The first quarter also showed a continued, robust turnover of CFOs in the middle market. “The lifespan of a CFO can be shorter than an NFL career,” says Langhoff. As for the rest of the year, Langhoff predicts more turnover. Over the past four months, Russell Reynolds reported a dramatic increase in search activity in the United States, Europe and Asia that spans industries.
The spike has been most pronounced within the financial services sector. Companies like Bank of America, Morgan Stanley, Neuberger Berman, Kellogg, PepsiCo, Walt Disney, Dow Chemical and CVS/Caremark all named new CFOs.
Says Langhoff: “When Sox was in full gear there was a need for a CFO who was a CPA. Now, companies are looking for a strategic CFO, a business partner. There could be a big shift.”
A surprising new report from Ernst & Young makes the bold claim that only 10 percent of CFOs actually want to become CEO. The report – entitled ‘DNA of the CFO’ – was based around a survey of 699 CFOs in Europe, Middle East, Africa and Asia and included in depth interviews with CFOs of leading companies such as Heineken, Dubai Aerospace Enterprise r.
The accepted wisdom is that in times of trouble, boards turn to CFOs to become CEOs. CFOs are seen as having a good handle on the numbers, attention to which is seen as the cure to the company’s problems.
While CFOs are generally seen as detail focused but not necessarily strategically focused, the survey shows that some 35 percent of all CFOs are intimately involved in the strategic side of the business. This is in addition to their day to day duties of keeping on top of the numbers.
While only 10 percent say that they want to be CEO, 73 percent say that they would like to remain in their role while taking on more strategic responsibility. This suggests that CFOs are put off by the unwelcome levels of scrutiny that CEOs face, which as CFOs they can largely avoid. And if CFOs can undertake much of the interesting strategic work which CEOs do but without the glare of publicity, that would appear to be a good bargain.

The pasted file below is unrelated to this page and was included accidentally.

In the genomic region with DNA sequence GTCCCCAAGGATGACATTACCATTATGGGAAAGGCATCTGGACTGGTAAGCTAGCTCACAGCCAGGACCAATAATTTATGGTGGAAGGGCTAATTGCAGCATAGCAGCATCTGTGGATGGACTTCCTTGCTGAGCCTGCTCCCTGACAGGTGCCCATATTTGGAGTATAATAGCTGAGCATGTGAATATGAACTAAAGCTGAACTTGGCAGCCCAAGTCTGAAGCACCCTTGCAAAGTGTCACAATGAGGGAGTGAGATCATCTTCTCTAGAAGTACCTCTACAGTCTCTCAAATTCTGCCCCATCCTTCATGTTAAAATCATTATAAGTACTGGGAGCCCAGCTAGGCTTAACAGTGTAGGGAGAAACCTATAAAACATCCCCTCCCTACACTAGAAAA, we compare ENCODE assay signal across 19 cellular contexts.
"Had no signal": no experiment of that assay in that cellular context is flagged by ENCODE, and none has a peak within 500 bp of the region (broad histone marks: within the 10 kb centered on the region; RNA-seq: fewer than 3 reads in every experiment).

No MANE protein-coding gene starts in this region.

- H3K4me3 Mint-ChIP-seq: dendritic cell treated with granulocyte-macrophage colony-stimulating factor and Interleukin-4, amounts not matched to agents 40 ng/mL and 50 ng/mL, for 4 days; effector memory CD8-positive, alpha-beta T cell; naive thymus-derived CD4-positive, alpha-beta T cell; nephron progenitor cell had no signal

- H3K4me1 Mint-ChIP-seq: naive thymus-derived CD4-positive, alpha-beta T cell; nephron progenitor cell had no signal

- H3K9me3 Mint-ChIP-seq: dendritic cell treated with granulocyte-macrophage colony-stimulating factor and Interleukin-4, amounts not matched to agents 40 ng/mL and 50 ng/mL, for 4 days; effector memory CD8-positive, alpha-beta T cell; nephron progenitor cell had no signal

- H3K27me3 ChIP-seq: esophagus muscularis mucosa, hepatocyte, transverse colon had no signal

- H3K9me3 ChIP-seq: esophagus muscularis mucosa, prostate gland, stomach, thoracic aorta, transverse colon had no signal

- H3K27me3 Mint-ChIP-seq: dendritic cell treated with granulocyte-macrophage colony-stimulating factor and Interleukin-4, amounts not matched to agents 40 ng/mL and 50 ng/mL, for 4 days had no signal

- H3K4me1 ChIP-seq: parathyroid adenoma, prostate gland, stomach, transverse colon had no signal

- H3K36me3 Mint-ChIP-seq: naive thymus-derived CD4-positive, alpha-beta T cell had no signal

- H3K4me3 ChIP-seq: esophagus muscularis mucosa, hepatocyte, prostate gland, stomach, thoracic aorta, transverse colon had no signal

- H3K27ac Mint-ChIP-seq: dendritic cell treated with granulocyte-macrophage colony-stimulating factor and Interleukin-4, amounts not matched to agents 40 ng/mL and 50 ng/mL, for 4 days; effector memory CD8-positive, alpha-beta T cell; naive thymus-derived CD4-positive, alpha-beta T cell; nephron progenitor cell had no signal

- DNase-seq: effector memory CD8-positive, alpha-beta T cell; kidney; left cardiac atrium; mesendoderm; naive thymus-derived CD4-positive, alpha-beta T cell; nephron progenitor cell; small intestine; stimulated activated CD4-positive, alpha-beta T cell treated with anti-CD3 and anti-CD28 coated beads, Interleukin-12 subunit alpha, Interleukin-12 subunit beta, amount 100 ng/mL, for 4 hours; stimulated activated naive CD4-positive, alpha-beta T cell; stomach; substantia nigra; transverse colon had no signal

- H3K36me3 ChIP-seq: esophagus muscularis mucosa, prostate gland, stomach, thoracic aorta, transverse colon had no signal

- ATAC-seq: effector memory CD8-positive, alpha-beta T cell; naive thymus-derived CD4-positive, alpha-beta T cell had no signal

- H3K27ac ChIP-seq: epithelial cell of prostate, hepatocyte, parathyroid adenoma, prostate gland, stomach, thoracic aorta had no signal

The survey also laid out CFOs’ professional failings, with a majority saying that their biggest lay in communication with external stakeholders, especially the media. Any financial journalist can attest that CFOs are difficult people to communicate with. They might possess the keys to the kingdom, in terms of the juiciest details about what’s actually going on in a company, but they are generally woeful at crafting a positive message. Those few that can are usually the ones who make it to the top.
Even so, the survey shows that not many CFOs actually want this. Rather what is revealed is that the CFO position is the destination itself, not the staging post to a role any higher. To that end, the report crafted a list of the competencies that finance professionals need to reach the role of CFO. These competencies are listed below, in order of priority.
• Extremely strong financial professionalism
• A strong commercial sensibility
• Deep understanding of the business
• Skill with people
• Ability to think strategically
• Excellent communication skills – the ability to translate complex issues in a simple, straightforward way
• Ability to manage conflict
• Inclination to solve rather than create problems
• International experience
• Language skills
• Experience of running major projects
• Business analytical skills
• Ability to manage stress and complexity under pressure
• Good health
• Operational experience
• Ability to adapt to change
• Experience of adversity
Many of these are the normal, boilerplate nonsense that headhunters come up with: it is difficult to do any job if you are not in good health, or even if you lack passion for the job in hand. Others seem bland enough to apply to any high level job such as the ability to adapt to change. Others might seem mutually exclusive: experience running major projects can often conflict with the task of managing the finances around those projects.
International experience and excellent communication are also skills that can be acquired. More challenging, perhaps, is the need to be a problem solver and not a creator while at the same time being excellent with numbers. Financial results are obviously not a day at the beach. If you can master them and don’t feel the need to be an excellent communicator, then like 90 percent of the respondents, becoming CFO is the end itself, not a path to the other corner office.
Grassley Airs Concerns As Vote Nears on Financial Bill [WSJ]
“Iowa Republican Sen. Charles Grassley is ‘very concerned’ about a provision in the financial overhaul bill designed to pay for the le aid Thursday, potentially complicating White House efforts to build a filibuster-proof majority to back the measure.
If Mr. Grassley decides to vote against the bill, Democrats would be left with little margin for error when they bring the bill to the Senate floor, which could happen as soon as next week. Mr. Grassley was one of four Republicans to support an earlier version of the bill when it narrowly passed the Senate in May.”